2. I tend to believe that what we have here is a case of a bunch of snobby Episcopalians, who want their church to remain a nice little social club for the nicer sort of Santa Cruz resident

    I suspect you’re correct.

    From someone recently returned to California from Michigan, I can testify that California can feel, well, [term I’m sure Calvary Episcopalians would use] over-run by visibly and/or aggressively panhandling homeless people. (But Episcopalians can be snobs, wherever they are!)

    It’s a difficult situation, and it’s not hard for a priest to be caught in the middle.

  3. I was received into the Episcopal Church in 1988 at Church of the Holy Apostles on 9th Ave. and 28th St. in Manhattan. It runs a 5-days-a-week soup kitchen that serves around 1100+ meals a day to anyone who turns up and queues. This has been going on for many years and they have served several million meals.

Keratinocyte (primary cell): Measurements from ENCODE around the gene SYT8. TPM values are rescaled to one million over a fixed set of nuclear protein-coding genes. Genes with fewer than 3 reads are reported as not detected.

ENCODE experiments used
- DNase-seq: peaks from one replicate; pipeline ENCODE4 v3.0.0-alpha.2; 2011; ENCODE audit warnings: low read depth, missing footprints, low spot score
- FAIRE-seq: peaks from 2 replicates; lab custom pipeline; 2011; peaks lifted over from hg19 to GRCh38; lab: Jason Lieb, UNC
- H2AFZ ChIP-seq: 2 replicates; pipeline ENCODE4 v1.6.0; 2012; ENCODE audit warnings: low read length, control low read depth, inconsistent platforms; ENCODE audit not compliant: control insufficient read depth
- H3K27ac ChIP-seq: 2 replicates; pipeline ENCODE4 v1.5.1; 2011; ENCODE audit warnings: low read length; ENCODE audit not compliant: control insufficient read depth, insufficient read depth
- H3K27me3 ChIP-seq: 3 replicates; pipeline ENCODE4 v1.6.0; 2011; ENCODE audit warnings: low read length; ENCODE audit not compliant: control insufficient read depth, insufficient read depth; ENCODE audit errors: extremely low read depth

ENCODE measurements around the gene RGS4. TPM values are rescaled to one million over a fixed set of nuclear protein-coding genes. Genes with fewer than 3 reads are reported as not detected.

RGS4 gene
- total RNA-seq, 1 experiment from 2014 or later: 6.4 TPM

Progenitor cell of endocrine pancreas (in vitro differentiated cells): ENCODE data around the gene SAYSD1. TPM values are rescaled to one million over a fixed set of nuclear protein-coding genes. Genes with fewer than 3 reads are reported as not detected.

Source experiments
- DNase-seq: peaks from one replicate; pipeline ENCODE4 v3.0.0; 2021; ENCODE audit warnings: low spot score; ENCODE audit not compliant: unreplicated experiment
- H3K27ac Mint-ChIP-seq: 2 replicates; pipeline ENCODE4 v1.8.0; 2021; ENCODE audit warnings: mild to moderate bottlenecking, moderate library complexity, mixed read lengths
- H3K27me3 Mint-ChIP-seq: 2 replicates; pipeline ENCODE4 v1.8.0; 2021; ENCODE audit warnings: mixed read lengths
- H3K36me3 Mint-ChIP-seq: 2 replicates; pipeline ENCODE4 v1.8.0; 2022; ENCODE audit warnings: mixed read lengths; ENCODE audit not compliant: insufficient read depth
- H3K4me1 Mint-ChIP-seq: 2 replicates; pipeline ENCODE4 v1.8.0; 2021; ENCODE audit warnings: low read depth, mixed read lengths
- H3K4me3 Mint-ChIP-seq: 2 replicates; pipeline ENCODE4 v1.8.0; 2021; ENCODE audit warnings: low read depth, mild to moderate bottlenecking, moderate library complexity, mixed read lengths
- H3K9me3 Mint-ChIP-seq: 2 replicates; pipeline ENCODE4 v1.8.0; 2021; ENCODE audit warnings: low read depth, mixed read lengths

The congregation had become less and less involved in running the soup kitchen as the operation became larger and more “professional”. The clergy doubled as directors of the soup kitchen and got part of their pay through that position.

    There was tension between the soup kitchen and the church, mainly due to the thought that the soup kitchen should go independent and constitute itself separately from the church. This would have affected clergy remuneration as well as reimbursements from the city, state, and federal governments. It got quite acrimonious. What saved everything from breaking down was the realisation that the people whom the church was serving were beginning to become valued parts of the worshipping community as well. This broke down barriers and helped the church recognise that the outreach from the soup kitchen affected the health of the congregation as well.

    It is vital to keep the parishioners involved in running and overseeing these types of ministry. When I was made redundant in 1988 I began to volunteer in the soup kitchen as a door minder–of course, we also got two square meals a day as volunteers, which helped immensely. I ended up as one of five “counselors” who would help some of the guests with problems dealing with social services and the like. I really enjoyed it and felt that I was making a difference.